So, with our system, instead of using open reservoirs, we are using buried storage tanks. A typical project might have 2-4 at about 35 metres diameter, buried next to the powerhouse. In terms of site area, we would need about 100×100 metres and it would be similar to building a small sewer water treatment works at the edge of a town, which you often see when you drive past in the car. One of the key things we need to be able to do in order to compete with battery storage is to be able to consent and build these projects in the same 2-3-year timeframe, which we believe is entirely possible.
We also want to commoditise the system, so it can essentially be picked off the shelf and installed on-site like other products in the water pumping industry, unlike traditional hydro where projects are bespoke, one-off systems.
We have identified around 30 areas of intellectual property around our business with a host of patent opportunities, which, we are calling an IP moat, where one thing on it’s own might not stop someone else from following behind us, but having a moat of IP surrounding the business idea will give the business security to be able to develop projects going forward.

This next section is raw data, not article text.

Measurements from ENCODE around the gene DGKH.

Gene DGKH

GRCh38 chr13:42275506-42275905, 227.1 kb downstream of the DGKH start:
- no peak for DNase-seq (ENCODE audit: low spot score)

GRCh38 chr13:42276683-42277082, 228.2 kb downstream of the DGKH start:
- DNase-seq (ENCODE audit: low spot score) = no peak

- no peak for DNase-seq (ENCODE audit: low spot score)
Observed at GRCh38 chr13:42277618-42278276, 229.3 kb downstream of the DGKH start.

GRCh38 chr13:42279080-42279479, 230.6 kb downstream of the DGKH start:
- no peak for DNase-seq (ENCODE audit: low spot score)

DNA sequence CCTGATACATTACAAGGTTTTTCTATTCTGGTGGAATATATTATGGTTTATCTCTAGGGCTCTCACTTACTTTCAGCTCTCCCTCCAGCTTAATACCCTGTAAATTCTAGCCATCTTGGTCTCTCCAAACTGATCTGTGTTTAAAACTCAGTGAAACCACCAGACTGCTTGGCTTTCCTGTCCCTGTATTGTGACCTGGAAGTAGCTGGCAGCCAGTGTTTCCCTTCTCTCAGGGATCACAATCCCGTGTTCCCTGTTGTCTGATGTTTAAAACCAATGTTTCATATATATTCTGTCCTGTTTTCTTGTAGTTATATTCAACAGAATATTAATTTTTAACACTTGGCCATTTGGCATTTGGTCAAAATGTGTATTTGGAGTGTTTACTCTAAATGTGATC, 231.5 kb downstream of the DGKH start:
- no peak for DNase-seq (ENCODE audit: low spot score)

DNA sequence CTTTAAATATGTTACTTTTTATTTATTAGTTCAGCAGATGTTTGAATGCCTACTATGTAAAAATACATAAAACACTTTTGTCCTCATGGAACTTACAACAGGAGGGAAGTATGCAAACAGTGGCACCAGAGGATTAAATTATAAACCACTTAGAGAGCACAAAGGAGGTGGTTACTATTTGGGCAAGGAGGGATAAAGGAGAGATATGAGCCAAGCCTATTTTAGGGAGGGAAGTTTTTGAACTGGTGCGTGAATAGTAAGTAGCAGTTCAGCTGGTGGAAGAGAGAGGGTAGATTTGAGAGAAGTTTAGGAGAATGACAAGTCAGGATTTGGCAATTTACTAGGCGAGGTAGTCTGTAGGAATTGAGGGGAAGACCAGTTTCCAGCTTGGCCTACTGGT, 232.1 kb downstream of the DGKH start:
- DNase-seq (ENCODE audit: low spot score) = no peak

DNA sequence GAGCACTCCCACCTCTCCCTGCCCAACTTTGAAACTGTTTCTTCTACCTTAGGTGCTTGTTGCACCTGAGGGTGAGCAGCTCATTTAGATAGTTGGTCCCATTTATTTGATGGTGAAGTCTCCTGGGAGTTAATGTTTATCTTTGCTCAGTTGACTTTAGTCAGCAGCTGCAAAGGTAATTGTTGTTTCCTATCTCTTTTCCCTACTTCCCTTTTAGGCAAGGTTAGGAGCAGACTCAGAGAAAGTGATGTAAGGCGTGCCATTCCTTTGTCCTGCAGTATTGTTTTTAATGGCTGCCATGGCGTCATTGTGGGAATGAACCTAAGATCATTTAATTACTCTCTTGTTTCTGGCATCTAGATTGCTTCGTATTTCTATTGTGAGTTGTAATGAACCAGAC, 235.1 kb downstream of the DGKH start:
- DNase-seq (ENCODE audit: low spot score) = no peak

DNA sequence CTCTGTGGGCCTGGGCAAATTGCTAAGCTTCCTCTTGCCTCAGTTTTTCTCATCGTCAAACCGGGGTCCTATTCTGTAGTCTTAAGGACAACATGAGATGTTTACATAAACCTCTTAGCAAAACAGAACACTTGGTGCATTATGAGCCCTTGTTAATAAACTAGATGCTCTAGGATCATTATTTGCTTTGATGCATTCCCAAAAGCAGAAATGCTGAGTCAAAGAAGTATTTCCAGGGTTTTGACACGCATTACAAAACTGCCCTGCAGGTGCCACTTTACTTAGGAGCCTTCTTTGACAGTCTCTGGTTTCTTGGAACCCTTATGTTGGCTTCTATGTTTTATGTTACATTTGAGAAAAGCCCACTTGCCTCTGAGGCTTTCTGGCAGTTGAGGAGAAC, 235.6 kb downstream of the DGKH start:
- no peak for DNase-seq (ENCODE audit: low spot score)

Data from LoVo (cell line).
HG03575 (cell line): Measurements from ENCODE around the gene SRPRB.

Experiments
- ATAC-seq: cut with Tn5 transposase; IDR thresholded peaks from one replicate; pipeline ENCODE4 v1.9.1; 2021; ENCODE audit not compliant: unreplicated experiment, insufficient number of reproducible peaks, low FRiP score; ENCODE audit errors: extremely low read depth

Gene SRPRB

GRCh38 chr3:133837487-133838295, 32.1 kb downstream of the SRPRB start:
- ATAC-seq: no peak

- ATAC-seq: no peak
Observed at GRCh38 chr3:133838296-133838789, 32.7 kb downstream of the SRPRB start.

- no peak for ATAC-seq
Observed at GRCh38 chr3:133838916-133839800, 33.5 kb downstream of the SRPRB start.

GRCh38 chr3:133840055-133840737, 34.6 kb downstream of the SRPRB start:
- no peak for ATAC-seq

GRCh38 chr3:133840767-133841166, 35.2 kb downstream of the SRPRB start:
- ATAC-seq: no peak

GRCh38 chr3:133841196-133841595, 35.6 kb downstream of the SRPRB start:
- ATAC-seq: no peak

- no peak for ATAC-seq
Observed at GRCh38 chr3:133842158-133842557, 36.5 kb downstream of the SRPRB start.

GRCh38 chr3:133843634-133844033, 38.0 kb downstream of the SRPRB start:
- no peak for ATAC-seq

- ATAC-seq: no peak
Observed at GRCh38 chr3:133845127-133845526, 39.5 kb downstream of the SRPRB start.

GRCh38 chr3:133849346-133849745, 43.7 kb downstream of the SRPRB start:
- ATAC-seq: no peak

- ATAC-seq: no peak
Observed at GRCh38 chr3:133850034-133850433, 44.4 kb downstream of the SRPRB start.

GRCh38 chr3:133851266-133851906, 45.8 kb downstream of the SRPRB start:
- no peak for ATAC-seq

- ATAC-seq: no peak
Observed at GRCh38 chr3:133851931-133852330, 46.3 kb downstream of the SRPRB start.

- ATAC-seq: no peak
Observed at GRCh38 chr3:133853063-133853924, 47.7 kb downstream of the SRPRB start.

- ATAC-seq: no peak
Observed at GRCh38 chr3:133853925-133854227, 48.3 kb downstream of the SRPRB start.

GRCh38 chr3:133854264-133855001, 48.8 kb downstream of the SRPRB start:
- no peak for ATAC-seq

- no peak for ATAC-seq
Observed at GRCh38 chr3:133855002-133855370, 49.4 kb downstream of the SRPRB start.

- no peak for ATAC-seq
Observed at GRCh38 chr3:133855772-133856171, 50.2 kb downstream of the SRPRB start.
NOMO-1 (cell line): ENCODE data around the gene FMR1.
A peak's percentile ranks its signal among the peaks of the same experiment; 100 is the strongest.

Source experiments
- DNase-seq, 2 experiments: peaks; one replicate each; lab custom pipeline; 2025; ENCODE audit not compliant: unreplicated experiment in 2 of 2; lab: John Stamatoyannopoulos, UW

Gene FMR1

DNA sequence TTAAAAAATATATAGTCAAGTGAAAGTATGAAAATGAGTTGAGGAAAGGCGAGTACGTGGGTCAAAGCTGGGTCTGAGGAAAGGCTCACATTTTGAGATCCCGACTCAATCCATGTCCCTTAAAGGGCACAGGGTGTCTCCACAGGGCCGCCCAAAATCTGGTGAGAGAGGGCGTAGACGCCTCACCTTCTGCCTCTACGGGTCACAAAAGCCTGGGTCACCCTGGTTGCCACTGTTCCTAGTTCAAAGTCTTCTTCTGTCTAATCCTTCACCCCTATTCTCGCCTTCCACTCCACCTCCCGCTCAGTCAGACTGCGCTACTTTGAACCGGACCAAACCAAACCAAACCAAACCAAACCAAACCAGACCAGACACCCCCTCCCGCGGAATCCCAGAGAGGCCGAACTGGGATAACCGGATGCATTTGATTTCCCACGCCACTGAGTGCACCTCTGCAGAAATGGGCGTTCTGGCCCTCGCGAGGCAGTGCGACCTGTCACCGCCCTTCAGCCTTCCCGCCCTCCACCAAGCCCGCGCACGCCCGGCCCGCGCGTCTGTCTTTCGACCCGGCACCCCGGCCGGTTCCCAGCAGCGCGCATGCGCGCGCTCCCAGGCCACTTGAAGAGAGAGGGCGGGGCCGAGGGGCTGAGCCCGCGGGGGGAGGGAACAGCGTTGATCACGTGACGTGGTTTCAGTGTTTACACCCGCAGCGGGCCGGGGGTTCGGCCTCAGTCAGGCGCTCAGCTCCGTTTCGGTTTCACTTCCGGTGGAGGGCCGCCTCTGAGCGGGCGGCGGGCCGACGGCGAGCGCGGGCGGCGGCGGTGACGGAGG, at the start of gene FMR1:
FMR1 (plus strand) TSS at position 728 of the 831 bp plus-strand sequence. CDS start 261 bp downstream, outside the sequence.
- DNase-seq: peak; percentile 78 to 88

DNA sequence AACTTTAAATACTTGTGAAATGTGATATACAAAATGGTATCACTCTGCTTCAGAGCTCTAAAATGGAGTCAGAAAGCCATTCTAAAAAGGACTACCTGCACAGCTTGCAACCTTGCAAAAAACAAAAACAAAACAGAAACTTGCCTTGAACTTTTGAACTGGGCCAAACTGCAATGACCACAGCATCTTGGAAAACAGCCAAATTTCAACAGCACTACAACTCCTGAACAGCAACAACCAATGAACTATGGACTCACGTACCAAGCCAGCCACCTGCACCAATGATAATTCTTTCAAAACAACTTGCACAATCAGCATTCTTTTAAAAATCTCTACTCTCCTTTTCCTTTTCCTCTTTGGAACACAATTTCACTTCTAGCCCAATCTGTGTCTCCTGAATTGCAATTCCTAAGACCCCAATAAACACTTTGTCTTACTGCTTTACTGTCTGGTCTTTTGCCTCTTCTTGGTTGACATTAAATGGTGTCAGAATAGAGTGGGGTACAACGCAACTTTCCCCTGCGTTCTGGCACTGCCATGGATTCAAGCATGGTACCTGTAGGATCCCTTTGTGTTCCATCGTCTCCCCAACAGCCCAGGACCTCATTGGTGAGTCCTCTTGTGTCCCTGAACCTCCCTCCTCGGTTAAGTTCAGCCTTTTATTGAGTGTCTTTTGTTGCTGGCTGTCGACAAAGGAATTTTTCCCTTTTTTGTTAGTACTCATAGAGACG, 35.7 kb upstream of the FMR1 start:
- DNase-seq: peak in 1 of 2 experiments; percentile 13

However, we don’t really intend to be a project developer, so our business model is to license this IP knowhow to project developers. Our revenue then comes from the license fee, project management fee, operation, and maintenance fees and then utilisation fees as well (a small payment on mw/ph).
Stephen: The list is as long as my arm! I wouldn’t say barriers because that implies that they’ve stopped us, but I would say hurdles is a better term. We’ve got a good team and there are things that have been difficult, but we’ve been able to identify the way through the problems relatively quickly. We’re increasingly confident that there’s no fundamental barrier to stop us doing what we want either in terms of the technology, costs or market, so we feel that all the challenges are addressable. That doesn’t mean that there’s not a lot of work to do to get through them! For example, it was essential to find a fluid that was environmentally benign. That was an early challenge which took us a while to navigate. In the early days, we thought it would be possible, but we didn’t know for sure. There are a few other challenges on the way, but we can see the pathway through those already.